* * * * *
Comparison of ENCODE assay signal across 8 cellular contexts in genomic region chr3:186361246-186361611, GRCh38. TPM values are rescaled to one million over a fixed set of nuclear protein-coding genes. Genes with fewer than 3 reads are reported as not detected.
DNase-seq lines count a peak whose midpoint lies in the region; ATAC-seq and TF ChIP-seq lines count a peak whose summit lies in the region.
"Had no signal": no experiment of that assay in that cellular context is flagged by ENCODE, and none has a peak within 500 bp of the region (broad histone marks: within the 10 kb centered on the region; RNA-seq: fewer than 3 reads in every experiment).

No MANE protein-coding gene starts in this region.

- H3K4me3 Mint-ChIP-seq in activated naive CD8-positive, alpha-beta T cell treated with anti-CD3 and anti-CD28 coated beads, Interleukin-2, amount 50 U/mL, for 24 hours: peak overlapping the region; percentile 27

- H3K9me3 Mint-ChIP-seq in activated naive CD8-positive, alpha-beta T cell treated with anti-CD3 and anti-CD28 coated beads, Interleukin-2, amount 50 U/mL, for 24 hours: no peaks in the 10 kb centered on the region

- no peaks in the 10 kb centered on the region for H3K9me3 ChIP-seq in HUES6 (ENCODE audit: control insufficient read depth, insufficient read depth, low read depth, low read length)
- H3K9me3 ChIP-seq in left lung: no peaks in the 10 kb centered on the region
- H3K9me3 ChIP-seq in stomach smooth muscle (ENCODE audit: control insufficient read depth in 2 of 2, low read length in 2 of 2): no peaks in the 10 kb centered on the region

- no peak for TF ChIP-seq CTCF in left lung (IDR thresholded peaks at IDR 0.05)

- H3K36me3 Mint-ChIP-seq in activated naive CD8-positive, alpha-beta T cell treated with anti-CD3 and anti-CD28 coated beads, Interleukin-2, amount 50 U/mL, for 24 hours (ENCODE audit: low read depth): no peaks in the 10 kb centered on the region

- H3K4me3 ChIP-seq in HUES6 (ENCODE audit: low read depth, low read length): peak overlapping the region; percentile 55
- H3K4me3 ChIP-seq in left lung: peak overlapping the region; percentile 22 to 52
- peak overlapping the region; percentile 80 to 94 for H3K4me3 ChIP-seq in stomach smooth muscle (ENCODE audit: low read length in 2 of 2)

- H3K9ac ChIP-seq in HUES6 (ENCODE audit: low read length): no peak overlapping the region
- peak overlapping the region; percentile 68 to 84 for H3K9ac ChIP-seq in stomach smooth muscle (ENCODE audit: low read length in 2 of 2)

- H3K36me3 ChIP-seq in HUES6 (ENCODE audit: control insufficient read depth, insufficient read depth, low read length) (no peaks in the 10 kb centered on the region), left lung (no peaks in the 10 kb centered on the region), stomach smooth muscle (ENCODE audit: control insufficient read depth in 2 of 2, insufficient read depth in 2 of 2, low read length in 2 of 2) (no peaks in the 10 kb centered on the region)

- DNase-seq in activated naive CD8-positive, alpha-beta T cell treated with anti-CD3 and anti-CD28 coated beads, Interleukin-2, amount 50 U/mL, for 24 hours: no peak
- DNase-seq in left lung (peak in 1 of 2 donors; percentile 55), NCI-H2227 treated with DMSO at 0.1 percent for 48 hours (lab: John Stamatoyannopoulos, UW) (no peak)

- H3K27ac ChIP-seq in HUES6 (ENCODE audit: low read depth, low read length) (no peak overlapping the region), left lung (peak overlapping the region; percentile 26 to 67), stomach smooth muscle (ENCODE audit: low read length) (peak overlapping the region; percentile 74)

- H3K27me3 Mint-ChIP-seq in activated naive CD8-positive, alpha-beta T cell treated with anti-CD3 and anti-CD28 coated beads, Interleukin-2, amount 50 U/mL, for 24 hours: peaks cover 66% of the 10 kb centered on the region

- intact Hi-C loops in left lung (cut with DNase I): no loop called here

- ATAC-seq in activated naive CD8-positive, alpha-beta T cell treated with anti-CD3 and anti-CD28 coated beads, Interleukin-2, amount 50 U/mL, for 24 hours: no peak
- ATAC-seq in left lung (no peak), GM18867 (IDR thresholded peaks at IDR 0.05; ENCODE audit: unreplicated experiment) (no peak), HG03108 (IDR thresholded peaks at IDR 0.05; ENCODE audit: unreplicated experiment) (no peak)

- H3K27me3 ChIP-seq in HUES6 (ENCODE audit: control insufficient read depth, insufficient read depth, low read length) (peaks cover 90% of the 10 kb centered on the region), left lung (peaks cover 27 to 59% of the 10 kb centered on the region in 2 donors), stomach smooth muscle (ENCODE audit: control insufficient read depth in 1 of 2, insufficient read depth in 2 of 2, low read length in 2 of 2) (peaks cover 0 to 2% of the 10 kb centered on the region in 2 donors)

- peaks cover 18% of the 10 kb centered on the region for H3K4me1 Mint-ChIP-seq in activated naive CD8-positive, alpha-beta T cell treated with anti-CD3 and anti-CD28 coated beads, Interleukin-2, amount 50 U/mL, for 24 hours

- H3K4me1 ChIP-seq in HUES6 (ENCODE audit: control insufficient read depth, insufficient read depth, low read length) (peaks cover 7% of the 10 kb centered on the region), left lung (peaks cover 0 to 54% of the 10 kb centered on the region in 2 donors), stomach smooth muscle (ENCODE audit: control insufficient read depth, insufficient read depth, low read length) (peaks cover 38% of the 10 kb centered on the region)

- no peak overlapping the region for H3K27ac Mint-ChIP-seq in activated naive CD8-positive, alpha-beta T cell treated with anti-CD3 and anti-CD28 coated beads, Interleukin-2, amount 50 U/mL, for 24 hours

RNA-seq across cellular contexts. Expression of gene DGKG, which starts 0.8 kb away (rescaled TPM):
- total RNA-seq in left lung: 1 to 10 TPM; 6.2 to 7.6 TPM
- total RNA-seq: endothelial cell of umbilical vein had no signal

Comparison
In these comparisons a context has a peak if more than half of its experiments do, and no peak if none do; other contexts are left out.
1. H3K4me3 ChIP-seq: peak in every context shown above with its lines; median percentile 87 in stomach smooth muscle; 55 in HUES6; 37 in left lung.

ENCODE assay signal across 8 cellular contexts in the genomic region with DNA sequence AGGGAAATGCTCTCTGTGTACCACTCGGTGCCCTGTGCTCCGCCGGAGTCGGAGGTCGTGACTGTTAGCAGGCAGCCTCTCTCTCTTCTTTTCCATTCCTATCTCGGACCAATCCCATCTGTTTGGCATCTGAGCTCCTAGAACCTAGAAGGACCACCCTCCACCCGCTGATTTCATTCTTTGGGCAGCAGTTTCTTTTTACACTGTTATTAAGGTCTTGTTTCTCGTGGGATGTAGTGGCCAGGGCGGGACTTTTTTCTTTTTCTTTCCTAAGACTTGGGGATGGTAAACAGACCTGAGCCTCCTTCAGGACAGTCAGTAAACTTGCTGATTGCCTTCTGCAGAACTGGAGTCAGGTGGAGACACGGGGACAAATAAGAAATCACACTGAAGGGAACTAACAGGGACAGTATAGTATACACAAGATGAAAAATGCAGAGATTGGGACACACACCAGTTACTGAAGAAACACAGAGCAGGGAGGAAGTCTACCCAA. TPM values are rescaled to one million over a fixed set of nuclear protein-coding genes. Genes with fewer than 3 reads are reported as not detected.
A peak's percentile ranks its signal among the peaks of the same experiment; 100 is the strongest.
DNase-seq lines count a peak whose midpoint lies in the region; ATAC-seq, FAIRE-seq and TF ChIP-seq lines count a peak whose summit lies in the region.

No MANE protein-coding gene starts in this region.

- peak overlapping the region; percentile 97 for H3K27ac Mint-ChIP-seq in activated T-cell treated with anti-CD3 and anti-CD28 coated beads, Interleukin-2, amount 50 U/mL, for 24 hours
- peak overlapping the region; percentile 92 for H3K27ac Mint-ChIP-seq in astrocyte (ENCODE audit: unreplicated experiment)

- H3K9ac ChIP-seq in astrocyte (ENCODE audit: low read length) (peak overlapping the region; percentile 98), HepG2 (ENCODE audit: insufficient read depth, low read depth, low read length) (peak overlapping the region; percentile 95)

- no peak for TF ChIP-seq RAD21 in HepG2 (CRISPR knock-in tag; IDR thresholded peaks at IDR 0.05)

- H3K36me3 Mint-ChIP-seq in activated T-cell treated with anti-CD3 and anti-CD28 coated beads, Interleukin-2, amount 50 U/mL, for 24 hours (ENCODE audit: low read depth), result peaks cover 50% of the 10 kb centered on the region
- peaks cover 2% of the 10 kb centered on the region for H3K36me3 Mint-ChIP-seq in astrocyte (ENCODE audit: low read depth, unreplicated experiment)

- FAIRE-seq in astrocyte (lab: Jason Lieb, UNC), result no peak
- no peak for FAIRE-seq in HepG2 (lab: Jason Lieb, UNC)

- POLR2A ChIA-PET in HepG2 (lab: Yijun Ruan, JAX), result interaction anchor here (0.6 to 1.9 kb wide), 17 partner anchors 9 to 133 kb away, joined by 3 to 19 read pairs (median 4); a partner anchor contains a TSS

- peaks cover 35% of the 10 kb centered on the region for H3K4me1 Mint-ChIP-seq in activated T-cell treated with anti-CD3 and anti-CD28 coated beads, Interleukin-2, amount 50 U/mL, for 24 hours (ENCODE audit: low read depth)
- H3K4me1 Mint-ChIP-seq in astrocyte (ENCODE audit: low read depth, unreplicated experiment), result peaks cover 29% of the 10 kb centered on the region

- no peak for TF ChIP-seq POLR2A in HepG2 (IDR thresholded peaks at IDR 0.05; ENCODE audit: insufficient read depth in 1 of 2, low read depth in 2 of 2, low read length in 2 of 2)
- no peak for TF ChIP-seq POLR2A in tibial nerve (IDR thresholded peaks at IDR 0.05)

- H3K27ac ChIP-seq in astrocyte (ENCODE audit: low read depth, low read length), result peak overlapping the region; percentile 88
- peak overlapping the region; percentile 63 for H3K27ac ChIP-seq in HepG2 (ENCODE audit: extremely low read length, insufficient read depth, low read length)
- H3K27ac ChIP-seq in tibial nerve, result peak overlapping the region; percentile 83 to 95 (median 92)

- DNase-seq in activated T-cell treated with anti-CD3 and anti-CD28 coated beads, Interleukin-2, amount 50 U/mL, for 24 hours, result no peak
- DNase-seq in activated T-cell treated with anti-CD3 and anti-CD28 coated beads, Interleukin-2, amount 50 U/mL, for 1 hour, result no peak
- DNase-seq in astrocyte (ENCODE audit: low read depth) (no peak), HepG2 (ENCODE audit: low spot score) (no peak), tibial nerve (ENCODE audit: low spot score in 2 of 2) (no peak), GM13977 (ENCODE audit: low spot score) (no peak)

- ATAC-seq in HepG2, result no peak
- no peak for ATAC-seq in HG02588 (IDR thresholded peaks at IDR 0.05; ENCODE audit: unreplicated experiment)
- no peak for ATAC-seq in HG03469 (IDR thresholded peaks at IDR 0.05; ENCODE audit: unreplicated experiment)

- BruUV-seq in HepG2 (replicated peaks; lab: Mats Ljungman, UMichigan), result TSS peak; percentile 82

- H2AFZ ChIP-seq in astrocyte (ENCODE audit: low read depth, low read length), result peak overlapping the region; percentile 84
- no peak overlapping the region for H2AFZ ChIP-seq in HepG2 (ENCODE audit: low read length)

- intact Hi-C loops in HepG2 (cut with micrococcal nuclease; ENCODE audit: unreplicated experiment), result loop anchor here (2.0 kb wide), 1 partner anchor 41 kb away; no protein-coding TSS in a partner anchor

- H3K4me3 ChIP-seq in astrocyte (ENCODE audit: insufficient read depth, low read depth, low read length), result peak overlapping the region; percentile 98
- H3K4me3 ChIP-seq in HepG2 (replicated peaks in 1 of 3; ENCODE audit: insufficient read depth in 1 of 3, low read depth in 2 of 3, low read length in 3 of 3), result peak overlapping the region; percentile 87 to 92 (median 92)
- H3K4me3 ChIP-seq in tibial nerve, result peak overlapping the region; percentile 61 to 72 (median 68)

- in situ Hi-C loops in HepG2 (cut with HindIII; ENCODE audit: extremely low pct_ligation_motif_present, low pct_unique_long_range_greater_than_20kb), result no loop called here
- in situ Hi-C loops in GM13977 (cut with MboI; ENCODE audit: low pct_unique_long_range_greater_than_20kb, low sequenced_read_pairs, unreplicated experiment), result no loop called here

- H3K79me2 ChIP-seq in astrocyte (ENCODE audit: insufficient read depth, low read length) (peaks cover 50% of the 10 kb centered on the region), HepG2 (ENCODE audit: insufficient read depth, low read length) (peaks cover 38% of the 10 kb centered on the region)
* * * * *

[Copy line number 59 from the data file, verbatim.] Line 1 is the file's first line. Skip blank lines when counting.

- no peak for ATAC-seq in HG02588 (IDR thresholded peaks at IDR 0.05; ENCODE audit: unreplicated experiment)